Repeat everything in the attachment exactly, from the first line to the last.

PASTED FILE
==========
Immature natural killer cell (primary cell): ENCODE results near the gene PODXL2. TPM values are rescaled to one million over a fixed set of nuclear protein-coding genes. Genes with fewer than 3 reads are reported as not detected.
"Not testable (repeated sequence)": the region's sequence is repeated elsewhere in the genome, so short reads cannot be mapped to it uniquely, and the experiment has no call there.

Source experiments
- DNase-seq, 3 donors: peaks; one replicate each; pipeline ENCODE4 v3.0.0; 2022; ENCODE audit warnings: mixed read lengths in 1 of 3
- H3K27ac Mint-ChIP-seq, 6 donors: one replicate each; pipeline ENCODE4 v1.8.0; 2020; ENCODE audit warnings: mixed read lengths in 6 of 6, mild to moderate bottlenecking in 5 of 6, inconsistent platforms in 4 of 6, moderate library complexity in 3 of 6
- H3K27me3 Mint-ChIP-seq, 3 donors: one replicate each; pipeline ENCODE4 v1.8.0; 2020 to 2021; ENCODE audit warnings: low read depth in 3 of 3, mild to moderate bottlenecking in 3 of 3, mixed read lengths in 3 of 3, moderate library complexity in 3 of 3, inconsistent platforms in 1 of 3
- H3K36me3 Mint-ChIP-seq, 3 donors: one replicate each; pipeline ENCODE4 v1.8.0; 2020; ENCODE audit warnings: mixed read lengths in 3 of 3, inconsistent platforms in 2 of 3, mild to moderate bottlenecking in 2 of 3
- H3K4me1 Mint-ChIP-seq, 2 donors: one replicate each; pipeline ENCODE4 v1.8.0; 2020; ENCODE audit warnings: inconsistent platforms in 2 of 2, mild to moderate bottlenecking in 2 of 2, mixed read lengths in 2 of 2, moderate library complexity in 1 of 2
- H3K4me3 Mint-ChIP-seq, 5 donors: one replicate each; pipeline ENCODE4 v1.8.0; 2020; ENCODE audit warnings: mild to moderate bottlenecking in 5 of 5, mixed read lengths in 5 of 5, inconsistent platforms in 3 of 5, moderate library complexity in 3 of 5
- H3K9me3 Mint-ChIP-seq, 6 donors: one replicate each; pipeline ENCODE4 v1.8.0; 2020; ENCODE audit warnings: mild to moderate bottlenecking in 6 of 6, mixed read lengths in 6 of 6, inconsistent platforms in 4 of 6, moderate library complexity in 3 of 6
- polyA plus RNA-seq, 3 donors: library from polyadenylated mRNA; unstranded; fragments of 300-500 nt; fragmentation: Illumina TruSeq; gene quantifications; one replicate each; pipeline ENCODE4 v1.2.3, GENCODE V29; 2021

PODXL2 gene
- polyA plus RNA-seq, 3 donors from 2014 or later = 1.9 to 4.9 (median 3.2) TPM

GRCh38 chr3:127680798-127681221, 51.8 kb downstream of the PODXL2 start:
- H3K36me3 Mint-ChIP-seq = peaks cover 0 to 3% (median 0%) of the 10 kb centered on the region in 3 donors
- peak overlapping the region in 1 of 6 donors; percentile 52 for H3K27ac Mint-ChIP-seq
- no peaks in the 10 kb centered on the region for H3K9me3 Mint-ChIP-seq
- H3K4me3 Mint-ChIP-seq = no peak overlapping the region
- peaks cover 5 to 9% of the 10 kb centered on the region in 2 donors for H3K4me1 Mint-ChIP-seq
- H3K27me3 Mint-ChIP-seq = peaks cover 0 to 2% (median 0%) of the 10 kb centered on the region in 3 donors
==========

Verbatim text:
Immature natural killer cell (primary cell): ENCODE results near the gene PODXL2. TPM values are rescaled to one million over a fixed set of nuclear protein-coding genes. Genes with fewer than 3 reads are reported as not detected.
"Not testable (repeated sequence)": the region's sequence is repeated elsewhere in the genome, so short reads cannot be mapped to it uniquely, and the experiment has no call there.

Source experiments
- DNase-seq, 3 donors: peaks; one replicate each; pipeline ENCODE4 v3.0.0; 2022; ENCODE audit warnings: mixed read lengths in 1 of 3
- H3K27ac Mint-ChIP-seq, 6 donors: one replicate each; pipeline ENCODE4 v1.8.0; 2020; ENCODE audit warnings: mixed read lengths in 6 of 6, mild to moderate bottlenecking in 5 of 6, inconsistent platforms in 4 of 6, moderate library complexity in 3 of 6
- H3K27me3 Mint-ChIP-seq, 3 donors: one replicate each; pipeline ENCODE4 v1.8.0; 2020 to 2021; ENCODE audit warnings: low read depth in 3 of 3, mild to moderate bottlenecking in 3 of 3, mixed read lengths in 3 of 3, moderate library complexity in 3 of 3, inconsistent platforms in 1 of 3
- H3K36me3 Mint-ChIP-seq, 3 donors: one replicate each; pipeline ENCODE4 v1.8.0; 2020; ENCODE audit warnings: mixed read lengths in 3 of 3, inconsistent platforms in 2 of 3, mild to moderate bottlenecking in 2 of 3
- H3K4me1 Mint-ChIP-seq, 2 donors: one replicate each; pipeline ENCODE4 v1.8.0; 2020; ENCODE audit warnings: inconsistent platforms in 2 of 2, mild to moderate bottlenecking in 2 of 2, mixed read lengths in 2 of 2, moderate library complexity in 1 of 2
- H3K4me3 Mint-ChIP-seq, 5 donors: one replicate each; pipeline ENCODE4 v1.8.0; 2020; ENCODE audit warnings: mild to moderate bottlenecking in 5 of 5, mixed read lengths in 5 of 5, inconsistent platforms in 3 of 5, moderate library complexity in 3 of 5
- H3K9me3 Mint-ChIP-seq, 6 donors: one replicate each; pipeline ENCODE4 v1.8.0; 2020; ENCODE audit warnings: mild to moderate bottlenecking in 6 of 6, mixed read lengths in 6 of 6, inconsistent platforms in 4 of 6, moderate library complexity in 3 of 6
- polyA plus RNA-seq, 3 donors: library from polyadenylated mRNA; unstranded; fragments of 300-500 nt; fragmentation: Illumina TruSeq; gene quantifications; one replicate each; pipeline ENCODE4 v1.2.3, GENCODE V29; 2021

PODXL2 gene
- polyA plus RNA-seq, 3 donors from 2014 or later = 1.9 to 4.9 (median 3.2) TPM

GRCh38 chr3:127680798-127681221, 51.8 kb downstream of the PODXL2 start:
- H3K36me3 Mint-ChIP-seq = peaks cover 0 to 3% (median 0%) of the 10 kb centered on the region in 3 donors
- peak overlapping the region in 1 of 6 donors; percentile 52 for H3K27ac Mint-ChIP-seq
- no peaks in the 10 kb centered on the region for H3K9me3 Mint-ChIP-seq
- H3K4me3 Mint-ChIP-seq = no peak overlapping the region
- peaks cover 5 to 9% of the 10 kb centered on the region in 2 donors for H3K4me1 Mint-ChIP-seq
- H3K27me3 Mint-ChIP-seq = peaks cover 0 to 2% (median 0%) of the 10 kb centered on the region in 3 donors